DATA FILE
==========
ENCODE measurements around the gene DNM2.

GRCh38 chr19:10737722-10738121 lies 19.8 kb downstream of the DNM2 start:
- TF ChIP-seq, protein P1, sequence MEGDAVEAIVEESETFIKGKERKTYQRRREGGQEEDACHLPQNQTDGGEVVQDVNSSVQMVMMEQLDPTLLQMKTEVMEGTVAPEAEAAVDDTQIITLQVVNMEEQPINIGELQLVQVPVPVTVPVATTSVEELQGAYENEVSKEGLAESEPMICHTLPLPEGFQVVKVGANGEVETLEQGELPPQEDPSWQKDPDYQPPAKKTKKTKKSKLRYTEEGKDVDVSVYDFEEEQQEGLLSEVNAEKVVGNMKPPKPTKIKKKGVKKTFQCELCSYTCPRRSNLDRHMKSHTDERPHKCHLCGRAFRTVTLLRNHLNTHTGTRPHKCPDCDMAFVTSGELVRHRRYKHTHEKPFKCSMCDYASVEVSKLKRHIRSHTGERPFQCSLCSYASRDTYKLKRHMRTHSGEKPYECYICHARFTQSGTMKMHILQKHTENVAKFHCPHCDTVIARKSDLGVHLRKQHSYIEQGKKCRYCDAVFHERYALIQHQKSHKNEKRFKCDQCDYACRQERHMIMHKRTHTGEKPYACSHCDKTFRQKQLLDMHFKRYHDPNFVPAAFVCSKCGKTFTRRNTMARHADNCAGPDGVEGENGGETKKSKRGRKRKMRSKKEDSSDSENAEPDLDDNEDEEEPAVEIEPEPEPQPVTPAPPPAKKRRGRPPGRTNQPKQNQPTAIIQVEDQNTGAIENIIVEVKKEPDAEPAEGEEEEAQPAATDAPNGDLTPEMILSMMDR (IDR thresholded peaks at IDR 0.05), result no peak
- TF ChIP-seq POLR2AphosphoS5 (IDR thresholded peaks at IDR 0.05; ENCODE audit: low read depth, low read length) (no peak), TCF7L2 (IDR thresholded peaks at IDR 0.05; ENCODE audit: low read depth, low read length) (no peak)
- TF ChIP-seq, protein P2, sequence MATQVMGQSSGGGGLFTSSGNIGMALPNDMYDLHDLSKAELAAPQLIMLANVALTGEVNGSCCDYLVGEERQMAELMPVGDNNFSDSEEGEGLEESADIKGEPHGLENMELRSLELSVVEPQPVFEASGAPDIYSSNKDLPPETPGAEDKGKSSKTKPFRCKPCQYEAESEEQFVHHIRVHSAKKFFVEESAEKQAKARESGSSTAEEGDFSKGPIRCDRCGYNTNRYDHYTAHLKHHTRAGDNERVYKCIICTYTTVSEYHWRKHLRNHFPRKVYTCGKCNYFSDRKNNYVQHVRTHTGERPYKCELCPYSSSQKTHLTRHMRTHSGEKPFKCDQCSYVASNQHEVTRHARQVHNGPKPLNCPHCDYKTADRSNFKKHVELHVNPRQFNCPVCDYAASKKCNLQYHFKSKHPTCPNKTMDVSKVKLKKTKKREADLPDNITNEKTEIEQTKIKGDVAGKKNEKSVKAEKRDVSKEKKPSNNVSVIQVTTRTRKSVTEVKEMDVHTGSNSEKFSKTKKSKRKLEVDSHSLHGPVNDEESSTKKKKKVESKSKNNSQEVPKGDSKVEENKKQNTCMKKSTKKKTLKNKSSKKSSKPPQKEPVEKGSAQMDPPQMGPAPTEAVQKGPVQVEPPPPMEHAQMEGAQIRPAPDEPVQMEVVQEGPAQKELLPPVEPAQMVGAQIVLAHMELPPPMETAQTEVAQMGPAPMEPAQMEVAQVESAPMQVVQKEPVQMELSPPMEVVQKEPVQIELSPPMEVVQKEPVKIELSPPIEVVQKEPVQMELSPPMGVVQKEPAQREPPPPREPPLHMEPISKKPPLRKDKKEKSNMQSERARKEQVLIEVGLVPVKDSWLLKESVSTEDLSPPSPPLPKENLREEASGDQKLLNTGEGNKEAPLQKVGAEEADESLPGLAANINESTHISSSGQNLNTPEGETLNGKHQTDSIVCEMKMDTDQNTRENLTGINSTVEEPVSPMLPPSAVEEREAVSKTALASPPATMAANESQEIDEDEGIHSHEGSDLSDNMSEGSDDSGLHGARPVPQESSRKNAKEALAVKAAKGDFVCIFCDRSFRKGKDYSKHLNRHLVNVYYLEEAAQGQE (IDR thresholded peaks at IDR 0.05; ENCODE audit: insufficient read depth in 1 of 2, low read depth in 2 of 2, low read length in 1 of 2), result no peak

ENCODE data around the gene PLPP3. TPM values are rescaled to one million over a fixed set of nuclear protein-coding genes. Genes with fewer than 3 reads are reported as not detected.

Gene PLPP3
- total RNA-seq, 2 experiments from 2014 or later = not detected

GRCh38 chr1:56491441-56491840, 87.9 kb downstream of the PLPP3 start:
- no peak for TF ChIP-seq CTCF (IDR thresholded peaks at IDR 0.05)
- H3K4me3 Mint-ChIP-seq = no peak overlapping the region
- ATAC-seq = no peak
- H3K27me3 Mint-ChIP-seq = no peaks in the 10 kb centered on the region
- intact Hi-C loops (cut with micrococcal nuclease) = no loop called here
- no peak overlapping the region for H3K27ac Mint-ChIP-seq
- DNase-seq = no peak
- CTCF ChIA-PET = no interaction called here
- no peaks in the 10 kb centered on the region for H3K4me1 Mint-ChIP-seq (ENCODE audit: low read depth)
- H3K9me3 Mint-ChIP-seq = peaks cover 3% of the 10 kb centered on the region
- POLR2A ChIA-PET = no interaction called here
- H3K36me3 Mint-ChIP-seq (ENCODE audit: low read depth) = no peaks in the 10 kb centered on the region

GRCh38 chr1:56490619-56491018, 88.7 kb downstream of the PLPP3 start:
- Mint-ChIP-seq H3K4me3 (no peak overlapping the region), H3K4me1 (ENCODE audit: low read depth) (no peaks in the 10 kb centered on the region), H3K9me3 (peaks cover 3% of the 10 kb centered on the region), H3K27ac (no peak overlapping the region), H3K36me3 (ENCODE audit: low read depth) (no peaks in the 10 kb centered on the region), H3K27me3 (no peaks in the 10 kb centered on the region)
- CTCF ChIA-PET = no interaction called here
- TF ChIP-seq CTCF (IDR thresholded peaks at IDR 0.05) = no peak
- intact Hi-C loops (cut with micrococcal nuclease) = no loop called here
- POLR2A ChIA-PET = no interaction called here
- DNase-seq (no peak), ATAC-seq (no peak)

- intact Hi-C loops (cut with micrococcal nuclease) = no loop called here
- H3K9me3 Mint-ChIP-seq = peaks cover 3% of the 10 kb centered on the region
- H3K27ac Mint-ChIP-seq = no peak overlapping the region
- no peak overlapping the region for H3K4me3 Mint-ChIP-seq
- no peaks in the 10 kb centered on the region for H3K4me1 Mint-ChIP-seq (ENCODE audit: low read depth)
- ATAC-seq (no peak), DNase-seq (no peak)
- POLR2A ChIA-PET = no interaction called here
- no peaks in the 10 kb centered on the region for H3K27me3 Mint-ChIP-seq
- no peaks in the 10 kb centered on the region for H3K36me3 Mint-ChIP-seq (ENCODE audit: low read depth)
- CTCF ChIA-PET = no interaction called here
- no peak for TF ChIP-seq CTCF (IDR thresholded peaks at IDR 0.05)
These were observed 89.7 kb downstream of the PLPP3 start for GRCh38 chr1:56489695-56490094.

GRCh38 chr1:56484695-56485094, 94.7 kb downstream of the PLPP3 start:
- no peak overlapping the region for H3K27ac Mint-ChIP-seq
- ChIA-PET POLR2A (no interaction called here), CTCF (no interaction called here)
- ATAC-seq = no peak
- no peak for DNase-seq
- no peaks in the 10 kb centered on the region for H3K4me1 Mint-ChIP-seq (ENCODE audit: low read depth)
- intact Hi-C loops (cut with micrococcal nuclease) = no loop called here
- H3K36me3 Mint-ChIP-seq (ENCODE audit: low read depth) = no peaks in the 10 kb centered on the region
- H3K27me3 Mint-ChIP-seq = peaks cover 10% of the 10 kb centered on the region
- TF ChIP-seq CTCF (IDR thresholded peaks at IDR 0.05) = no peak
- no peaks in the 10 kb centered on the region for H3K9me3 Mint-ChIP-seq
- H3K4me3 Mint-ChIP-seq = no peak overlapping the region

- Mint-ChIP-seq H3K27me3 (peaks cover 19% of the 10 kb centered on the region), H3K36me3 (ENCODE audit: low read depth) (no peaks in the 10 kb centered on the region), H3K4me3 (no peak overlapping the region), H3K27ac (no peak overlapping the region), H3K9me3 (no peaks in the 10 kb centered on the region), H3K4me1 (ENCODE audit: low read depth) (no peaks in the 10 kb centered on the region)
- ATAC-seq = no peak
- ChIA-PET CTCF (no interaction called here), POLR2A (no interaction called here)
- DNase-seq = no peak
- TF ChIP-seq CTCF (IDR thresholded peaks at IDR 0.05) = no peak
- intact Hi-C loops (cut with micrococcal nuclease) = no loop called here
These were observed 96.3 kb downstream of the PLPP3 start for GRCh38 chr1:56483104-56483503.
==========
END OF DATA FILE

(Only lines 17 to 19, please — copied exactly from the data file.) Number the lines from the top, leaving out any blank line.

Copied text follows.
- CTCF ChIA-PET = no interaction called here
- no peaks in the 10 kb centered on the region for H3K4me1 Mint-ChIP-seq (ENCODE audit: low read depth)
- H3K9me3 Mint-ChIP-seq = peaks cover 3% of the 10 kb centered on the region